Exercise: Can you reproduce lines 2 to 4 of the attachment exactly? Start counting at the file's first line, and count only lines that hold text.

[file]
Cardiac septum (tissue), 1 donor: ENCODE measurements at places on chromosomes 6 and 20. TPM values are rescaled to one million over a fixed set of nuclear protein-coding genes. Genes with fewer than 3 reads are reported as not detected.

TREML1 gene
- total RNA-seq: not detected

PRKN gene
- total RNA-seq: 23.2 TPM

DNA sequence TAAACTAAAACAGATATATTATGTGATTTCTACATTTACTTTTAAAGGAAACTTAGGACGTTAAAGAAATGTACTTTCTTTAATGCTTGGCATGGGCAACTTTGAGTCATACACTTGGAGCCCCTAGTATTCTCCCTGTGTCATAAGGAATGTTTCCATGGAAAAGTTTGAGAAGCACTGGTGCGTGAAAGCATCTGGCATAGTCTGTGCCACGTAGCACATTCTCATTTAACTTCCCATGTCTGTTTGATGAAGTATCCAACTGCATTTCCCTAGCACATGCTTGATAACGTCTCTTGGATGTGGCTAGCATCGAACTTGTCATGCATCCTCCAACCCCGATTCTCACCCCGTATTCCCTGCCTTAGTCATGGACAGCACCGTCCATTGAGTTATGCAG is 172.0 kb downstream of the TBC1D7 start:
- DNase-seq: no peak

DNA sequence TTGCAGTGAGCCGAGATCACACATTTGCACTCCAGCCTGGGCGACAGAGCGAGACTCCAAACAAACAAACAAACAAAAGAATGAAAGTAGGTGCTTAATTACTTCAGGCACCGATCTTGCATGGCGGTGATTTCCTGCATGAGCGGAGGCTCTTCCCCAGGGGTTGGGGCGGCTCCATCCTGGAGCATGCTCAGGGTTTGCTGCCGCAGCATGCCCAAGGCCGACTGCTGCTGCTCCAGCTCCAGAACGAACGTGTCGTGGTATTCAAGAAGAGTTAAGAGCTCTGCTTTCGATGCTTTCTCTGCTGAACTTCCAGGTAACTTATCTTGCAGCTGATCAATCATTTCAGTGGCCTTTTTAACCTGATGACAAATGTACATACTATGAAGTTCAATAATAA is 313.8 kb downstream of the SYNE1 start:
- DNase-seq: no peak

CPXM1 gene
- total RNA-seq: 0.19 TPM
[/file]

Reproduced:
TREML1 gene
- total RNA-seq: not detected

PRKN gene